Slowing exports could prove a drag on Vietnam economy

By Minh Son   October 7, 2019 | 10:57 am GMT+7
Slowing exports could prove a drag on Vietnam economy
Farmers harvest rice at a paddy field in Mai Lam village, outside Hanoi. Photo by Reuters/Kham.

Vietnam’s January-September GDP grew highest in nine years, but dwindling export growth could see economic expansion slow down in coming years.

Vietnam’s GDP growth of 6.98 percent in the first three quarters came even as many other Asian peers posted slower growth. China’s Q2 GDP grew 6.2 percent, lowest in almost three decades, while India’s Q2 economy expanded 5 percent, a six-year low.

However, Vietnam’s exports in the period grew only 8.2 percent, compared to 15.8 percent in the same period last year and 20 percent in 2017. The slower export growth has been attributed to declining agriculture and seafood exports, according to the General Statistics Office (GSO).

Agriculture exports in the first three quarters of this year decreased by 6.3 percent year-on-year. Rice exports value fell by 9.7 percent, while that of coffee plunged 20.7 percent.

Seafood exports declined 1.7 percent. Exports of shrimp fell 7 percent, while that of pangasius fish dropped 8 percent, according to the Vietnam Association of Seafood Exporters and Producers (VASEP).

Exports to China have fallen because of new quality control regulations. China is no longer "easy" on Vietnamese agriculture produce, said Nguyen Trung Tien, head of GSO's trade statistics department.

Vietnam’s Jan-Sep trade deficit with China, its largest import market, ballooned by 50 percent year-on-year to $28 billion due to declining exports and increasing imports.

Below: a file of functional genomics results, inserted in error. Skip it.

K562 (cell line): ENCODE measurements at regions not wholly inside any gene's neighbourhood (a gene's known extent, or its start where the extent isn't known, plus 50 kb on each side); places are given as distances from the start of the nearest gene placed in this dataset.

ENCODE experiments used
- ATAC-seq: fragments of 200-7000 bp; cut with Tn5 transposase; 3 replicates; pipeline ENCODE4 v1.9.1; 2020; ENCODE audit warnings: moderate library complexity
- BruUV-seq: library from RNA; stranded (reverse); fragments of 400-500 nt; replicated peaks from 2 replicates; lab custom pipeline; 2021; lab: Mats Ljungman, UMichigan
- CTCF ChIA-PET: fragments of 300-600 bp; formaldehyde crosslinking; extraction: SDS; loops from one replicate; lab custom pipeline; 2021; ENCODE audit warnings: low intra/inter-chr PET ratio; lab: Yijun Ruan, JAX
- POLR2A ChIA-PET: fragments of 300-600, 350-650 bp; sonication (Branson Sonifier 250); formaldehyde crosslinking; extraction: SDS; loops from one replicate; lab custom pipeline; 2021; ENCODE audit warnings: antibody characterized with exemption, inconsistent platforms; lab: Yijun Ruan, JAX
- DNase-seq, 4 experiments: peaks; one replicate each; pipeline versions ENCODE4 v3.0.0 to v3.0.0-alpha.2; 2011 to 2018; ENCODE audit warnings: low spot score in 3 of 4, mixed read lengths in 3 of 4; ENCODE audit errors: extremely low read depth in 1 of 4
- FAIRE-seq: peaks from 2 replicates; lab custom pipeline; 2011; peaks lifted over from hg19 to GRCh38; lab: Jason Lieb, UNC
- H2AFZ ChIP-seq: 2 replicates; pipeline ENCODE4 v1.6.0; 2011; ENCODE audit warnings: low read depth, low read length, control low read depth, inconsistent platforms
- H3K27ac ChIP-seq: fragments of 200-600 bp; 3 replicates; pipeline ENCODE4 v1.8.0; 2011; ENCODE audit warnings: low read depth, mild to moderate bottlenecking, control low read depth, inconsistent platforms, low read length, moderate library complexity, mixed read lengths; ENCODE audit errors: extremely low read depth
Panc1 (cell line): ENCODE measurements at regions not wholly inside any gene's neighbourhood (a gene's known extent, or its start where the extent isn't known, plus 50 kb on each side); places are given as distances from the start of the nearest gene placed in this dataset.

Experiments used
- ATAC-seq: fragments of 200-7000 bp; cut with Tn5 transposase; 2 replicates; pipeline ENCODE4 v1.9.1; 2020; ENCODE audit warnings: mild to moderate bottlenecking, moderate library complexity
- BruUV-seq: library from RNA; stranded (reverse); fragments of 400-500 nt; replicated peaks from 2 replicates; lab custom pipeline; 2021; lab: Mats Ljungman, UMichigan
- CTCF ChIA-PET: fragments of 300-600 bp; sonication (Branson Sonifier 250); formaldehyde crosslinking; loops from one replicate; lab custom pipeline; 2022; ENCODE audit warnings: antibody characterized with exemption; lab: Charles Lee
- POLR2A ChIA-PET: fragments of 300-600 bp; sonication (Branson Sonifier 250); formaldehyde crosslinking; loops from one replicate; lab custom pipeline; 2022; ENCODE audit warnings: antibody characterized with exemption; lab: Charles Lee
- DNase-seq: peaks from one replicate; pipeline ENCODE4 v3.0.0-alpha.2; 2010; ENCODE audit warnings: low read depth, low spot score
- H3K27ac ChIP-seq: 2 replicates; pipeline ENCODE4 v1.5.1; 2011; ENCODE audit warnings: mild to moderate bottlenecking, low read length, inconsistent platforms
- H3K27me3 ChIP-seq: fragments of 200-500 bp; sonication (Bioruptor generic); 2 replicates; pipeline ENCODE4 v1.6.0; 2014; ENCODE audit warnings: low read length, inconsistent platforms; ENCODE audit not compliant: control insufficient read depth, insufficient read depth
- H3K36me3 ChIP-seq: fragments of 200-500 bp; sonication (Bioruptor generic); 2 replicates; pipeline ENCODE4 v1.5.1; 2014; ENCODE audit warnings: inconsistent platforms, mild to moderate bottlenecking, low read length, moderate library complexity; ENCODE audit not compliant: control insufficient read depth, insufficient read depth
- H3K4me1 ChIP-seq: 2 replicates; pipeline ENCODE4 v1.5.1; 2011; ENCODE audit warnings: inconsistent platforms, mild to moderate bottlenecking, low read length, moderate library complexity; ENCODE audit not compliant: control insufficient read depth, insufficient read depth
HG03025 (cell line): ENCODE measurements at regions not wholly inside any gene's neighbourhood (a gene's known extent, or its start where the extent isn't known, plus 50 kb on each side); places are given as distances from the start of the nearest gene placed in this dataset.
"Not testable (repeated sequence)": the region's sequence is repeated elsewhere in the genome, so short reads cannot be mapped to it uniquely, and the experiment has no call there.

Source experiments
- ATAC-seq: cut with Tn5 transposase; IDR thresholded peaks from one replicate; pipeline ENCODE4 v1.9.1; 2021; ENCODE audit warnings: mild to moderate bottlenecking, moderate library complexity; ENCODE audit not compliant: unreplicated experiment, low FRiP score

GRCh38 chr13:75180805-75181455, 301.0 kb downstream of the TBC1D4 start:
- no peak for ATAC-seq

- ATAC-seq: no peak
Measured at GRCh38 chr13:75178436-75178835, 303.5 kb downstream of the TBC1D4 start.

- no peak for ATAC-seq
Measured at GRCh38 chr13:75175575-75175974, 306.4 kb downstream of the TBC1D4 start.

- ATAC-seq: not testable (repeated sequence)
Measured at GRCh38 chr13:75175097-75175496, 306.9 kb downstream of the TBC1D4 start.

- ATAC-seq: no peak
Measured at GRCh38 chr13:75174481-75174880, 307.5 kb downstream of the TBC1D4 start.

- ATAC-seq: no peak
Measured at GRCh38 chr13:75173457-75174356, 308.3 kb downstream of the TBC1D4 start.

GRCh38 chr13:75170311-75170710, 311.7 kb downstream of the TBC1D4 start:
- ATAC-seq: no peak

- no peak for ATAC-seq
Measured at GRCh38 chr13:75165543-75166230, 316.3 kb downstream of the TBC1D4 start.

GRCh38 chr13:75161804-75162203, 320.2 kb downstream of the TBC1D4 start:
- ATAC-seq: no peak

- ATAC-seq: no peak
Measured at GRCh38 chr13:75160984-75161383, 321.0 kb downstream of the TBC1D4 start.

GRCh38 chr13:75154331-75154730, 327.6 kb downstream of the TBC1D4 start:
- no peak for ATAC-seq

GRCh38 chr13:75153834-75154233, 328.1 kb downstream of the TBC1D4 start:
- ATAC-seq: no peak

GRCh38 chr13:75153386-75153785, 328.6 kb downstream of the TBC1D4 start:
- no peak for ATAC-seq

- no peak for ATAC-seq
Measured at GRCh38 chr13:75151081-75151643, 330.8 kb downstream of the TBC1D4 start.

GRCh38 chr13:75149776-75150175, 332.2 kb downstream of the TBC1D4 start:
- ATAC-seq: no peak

Experts said that the slower exports growth could negatively affect Vietnam’s economic expansion, given that it is a trade dependent country.

"Increasing trade tension and protectionism have had their impacts on Vietnam’s exports. Vietnam should lower its growth target to 6.5-6.7 percent next year," said economist Can Van Luc.

International organizations have also forecast slower growth in Vietnam’s economy in upcoming years, following a general global trend.

The Asian Development Bank (ADB) last month forecast a growth of 6.8 percent this year and 6.7 percent next year. The World Bank has forecast growth of 6.6 percent this year and 6.5 percent next year. Last year Vietnam’s GDP growth was 7.08 percent and it targets 6.6-6.8 percent this year.

Luc also said that amidst the slower exports growth, domestic consumption was a bright spot in the economy in the first three quarters of the year.

Sales of goods and services grew 11.6 percent year-on-year to VND3,600 trillion ($155 billion), lower than last year but higher than that of 2015-2017.

Other positive indicators were foreign direct investment (FDI) and business numbers. Disbursed FDI capital rose 7.3 percent year-on-year to $14.2 billion in the period, while number of new businesses rose 5.9 percent to over 102,000.

 
 
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